Recently I have been (re-)learning InDesign again. I have an old CS3 version, but now tried the new CS6. The program is impressive in any respect. The structure and logic are beyond that of most other programs. Perhaps only a number of 3D applications are able to match it. A lot of digging in the menus is required to make full use of it, but once that is done the program allows to produce the most complex documents for any purpose imaginable: print, web, animations etc. there is very little the is not capable of.
One of the big drawbacks of InDesign is that it can't retrieve data from an SQL database without using Excel as an intermediate translator of formats. Excel has to import data from SQL and then export it as CSV (comma separated text file). This is where things often go terribly wrong when data in SQL is stored in a certain way. Excel interprets a number of characters in a very peculiar way, making a mess out of the CSV. That in turn messes up the import in InDesign. It can be corrected manually, but that can be quite a chore, when high volumes of data must be retrieved. In addition there can be no automatic update from SQL, because the Excel conversion remains necessary.
Years ago I used it to produce technical educative books that consisted of great lengths of text, many images and tables, formula, footnotes, indexes and extreme lay-out gadgets that all had to be composed into seemingly restraint appearance that was easy on the eyes. The new CS6 version has improved significantly compared to the already feature rich CS3. One of the companies I used to work for in the past required me to work with FrameMaker - a document make up program that worked together flawlessly with systems aimed at controlling information in a structured way. It did not have the fancy features of InDesign, which makes the latter even more impressive since it has the capacity to achieve similar structure while also allowing to create appealing lay-outs.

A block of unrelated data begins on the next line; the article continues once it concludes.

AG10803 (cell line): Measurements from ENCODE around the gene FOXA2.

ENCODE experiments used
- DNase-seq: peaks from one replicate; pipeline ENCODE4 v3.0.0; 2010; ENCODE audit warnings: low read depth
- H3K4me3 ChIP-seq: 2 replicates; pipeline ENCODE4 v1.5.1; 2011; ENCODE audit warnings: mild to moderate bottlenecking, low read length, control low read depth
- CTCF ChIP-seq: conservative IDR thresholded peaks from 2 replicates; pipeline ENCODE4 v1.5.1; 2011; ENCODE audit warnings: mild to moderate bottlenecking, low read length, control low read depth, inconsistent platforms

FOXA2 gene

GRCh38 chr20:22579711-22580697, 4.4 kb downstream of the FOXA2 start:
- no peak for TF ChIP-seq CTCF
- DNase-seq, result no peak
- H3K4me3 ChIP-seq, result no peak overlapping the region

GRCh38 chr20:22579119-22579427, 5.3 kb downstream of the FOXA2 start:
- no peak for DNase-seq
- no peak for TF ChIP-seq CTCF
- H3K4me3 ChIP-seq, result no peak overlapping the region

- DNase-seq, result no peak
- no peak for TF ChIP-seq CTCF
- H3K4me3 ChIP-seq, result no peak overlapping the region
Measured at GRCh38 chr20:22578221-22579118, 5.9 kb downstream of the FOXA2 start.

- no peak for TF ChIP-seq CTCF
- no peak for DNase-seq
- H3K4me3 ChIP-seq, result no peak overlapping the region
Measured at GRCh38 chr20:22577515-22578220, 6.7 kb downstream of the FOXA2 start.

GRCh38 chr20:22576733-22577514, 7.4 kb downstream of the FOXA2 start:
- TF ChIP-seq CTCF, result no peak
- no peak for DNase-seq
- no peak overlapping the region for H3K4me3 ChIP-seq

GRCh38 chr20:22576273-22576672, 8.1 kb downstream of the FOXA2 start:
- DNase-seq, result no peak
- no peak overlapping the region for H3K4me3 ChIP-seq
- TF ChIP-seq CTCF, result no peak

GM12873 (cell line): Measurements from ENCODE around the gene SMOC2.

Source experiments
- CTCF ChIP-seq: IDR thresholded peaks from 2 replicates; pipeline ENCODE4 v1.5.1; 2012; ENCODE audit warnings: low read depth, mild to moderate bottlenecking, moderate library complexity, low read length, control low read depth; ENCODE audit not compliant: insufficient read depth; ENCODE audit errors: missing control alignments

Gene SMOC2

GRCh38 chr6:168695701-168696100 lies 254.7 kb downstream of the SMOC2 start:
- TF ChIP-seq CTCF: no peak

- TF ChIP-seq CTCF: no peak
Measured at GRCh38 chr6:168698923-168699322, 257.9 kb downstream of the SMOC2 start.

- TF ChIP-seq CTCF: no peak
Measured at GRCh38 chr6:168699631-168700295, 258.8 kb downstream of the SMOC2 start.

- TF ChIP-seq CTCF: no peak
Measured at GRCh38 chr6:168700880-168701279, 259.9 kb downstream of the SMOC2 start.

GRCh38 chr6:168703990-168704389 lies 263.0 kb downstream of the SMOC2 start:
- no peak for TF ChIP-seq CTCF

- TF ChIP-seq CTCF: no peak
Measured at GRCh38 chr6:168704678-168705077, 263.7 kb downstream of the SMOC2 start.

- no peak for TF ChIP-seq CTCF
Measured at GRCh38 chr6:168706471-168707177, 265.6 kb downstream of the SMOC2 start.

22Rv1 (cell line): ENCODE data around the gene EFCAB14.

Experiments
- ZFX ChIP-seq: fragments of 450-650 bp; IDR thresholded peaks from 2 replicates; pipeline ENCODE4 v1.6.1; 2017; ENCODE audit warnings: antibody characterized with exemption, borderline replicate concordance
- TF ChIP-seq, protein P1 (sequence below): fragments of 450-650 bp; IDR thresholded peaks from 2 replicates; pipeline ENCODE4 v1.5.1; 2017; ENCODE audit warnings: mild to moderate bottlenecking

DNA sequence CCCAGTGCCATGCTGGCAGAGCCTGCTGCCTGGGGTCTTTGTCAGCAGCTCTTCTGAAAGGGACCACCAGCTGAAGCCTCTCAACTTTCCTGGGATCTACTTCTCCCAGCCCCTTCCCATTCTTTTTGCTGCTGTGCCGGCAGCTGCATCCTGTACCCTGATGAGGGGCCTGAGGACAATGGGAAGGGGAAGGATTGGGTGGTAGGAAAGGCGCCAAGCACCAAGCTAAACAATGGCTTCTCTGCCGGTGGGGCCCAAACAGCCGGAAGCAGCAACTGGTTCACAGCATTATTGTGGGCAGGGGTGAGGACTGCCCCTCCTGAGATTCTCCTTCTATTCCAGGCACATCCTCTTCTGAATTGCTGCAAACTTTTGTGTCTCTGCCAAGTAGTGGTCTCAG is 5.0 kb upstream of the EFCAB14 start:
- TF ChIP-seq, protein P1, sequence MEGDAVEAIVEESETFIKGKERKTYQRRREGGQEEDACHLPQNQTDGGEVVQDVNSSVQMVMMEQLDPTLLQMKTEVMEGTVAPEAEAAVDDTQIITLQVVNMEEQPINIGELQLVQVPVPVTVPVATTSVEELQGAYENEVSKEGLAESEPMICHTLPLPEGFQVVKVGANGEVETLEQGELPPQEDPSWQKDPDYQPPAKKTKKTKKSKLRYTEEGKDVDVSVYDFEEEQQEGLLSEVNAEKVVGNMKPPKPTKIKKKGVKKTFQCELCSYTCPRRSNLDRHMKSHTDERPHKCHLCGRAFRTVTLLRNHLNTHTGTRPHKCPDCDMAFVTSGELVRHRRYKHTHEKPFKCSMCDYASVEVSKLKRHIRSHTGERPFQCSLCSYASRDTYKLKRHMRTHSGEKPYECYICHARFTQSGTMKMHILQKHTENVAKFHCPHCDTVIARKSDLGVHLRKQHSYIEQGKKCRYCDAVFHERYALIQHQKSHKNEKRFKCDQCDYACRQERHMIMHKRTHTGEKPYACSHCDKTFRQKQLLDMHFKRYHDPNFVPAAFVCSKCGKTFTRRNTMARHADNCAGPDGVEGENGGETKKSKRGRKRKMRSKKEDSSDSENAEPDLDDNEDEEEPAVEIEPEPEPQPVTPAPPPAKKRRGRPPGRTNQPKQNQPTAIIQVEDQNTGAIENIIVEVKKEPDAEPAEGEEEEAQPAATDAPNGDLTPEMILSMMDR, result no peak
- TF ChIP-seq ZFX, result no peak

While searching for alternatives to InDesign I ran into Scribus and LyX. Although both are very good programs for which they were designed, neither of them comes even close to what InDesign is capable of. Scribus was written to create folders and posters for which it is excellently suited. It gives designers a lot of features and freedom to swiftly create the aforementioned documents, but it lacks the structure to compose lengthy and complex documents. What is painfully missing is the option to anchor images and tables within text, which means that re-editing large parts of extensive documents could cost a lot of time and effort.
LyX is based on LateX and is predominantly used in academic circles. It operates as structured as InDesign, but it lacks its lay-out features. Apart from that it requires users to load and install all sorts of separate modules that are hard to find, since there are so many of them. Once you have succeeded in finding the proper modules it allows to work very fast in a very structured way. However the documents it allows to produce are visually less appealing than what is possible with InDesign. An advantage that LyX has over InDesign is the function that creates very complex formula within the program itself. Users that write MathLab related documents, Physics and math students will find LyX extremely useful.
InDesign requires users to depart with a large sum of money. Scribus and LyX are both open source programs, available for free, but well worth to give donations.... Some would probably argue why I did not include Quark Express in this brief comparison, but it has been too long ago (too many versions ago) since I used Quark and what I think about it probably would not do current versions justice.